After a late arrival at the resort, dinner and meeting the rest of the group, Reesie one of the surf guides set out the schedule for the next day and the rest of the week. We were divided into two groups – 5 of us who were experienced short-boarders were allocated to one group with two surf guides, Aura and Alex. The remaining group would be learning the basic skills on longboards with the other four coaches. We were super stoked to learn that due to the swell, wind and tide conditions the week would be perfect for some of the outer breaks which the short-boarders would have an opportunity to access by boat. Bit of a shock though when we heard that the tide schedule meant we would be up at 4:30 am (!) with the goal of being in the water by 5:00 am.
Our days pretty much followed a rhythm of up super early for coffee, granola and fruit, then short boarders would either head out to one of the outer breaks in the boat or surf out front with the longboarders depending on conditions.
Around 10:30 am we would return to the resort for a huge hot breakfast and relax and digest followed by a surf coaching lesson.
This was the most valuable part of the retreat and I think what makes Surfing with Amigas stand out from many of the other surf camps. Each surfer would be shown a video of that morning’s session and Holly would provide a blow by blow analysis of what that person did well and what they could improve on. Drawing on her years of experience in professional surfing, Holly brings a laser focus to exactly how each person can adjust their technique to become a better wave rider – whether it is a more powerful paddle, slight shift in stance, redistribution of weight, shoulder position or better wave selection. Every single person was able to leave the retreat with specific actions to work on to become a better surfer.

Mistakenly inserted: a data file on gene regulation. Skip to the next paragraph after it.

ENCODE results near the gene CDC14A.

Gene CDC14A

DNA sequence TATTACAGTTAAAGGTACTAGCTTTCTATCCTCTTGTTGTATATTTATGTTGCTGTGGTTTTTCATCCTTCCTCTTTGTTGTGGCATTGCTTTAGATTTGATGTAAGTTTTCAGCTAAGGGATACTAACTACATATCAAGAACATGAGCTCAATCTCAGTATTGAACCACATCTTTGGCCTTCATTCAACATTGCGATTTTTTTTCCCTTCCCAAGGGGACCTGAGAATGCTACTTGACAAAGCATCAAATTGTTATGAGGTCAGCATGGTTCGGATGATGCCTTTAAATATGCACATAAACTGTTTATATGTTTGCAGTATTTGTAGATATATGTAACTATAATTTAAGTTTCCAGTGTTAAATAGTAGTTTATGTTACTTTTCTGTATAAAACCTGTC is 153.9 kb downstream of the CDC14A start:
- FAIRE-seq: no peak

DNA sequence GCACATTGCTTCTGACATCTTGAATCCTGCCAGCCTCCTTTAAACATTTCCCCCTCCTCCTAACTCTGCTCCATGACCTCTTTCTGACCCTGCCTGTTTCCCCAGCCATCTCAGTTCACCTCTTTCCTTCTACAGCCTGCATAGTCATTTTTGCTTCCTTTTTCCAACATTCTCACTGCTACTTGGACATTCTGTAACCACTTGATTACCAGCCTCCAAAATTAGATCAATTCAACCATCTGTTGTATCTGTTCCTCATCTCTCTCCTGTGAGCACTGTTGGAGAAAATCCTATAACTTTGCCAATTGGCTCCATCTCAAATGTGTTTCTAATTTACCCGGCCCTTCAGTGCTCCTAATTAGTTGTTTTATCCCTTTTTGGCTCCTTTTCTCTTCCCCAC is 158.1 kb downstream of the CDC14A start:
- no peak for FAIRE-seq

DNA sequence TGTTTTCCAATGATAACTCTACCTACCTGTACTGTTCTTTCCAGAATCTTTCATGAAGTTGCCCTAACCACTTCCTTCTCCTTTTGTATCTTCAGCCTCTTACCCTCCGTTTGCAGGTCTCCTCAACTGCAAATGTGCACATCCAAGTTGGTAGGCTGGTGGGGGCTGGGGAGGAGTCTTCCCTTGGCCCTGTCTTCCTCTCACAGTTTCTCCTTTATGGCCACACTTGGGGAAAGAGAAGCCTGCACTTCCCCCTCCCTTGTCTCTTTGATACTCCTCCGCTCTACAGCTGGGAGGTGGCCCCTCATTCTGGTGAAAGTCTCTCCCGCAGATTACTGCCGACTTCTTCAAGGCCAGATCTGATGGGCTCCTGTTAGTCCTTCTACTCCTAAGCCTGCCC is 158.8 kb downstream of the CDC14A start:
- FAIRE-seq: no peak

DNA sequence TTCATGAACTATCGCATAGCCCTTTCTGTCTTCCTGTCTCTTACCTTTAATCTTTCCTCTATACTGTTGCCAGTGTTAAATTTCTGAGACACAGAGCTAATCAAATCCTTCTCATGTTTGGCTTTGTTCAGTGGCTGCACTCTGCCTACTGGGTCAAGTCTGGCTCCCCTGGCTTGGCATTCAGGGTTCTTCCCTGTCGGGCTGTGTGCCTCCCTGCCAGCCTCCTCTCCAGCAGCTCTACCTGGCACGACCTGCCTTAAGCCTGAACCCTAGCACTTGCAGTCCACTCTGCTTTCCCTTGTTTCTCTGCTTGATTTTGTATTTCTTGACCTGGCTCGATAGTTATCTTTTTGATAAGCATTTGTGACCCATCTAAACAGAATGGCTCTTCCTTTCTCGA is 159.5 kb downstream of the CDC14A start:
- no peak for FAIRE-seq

After a late lunch, the afternoon might include a surf, restorative yoga with the sublimely calming in-house yoga teacher Nikki Belcher, competitive napping or an organised activity such as horse riding on the beach or volcano boarding at the nearby Cierra Negro volcano (the youngest volcano in Central America and most active in Nicaragua).
Evenings were cocktails and lounging in the pool before showering for dinner. Given the early starts, it’s not surprising that other than one night when we went to the local salsa club, everyone was in bed by 9:30 pm.
It’s so hard to explain how different a surf trip with a bunch of women is! The atmosphere was completely relaxed and supportive. The girls were calling each other into waves and cheering every ride (and wipeout). The surf guides are just an amazing group of gorgeous, fun, stoked girls who get even the beginners into some pretty gnarly waves and make sure everyone has a great time. They clearly love life and want everyone else to as well.
Holly has incredible surf knowledge gained through years of competitive surfing and studying swell patterns. In addition to the daily video coaching, each day included a separate lesson on things like “The anatomy of a surfboard”, “Breaking down a duck dive”, “How to do a pop-up” or “How to read a surf report”.
I don’t think I ever laughed so hard on a surf trip. With this group, everything was “super-sized” – super cute wave, super cute bikini, super fun day, super paddling to catch a wave. Sprinkled among the “super” helpful coaching tips were specific tips very relevant to female surfers – such as “don’t mess around on the inside pulling your bikini back over your nipples and out of your crack – just paddle like hell”. “Use your boobs to turn.” “Keep your s**t tight” meaning legs together in a ladylike manner while paddling. I think everyone managed at least one “frothgasm” during that week.
Would I go again? Absolutely! Is a surf trip with a group of women different than the usual outing with a bunch of crusty, feral guys? Yes! I felt supported and motivated and at the same time, restored and peaceful in ways I haven’t experienced on other trips. I don’t think I will give my new besties an exclusive, but a chicas only surf camp is an experience I recommend to anyone learning to surf or just looking for a different way to experience the sport.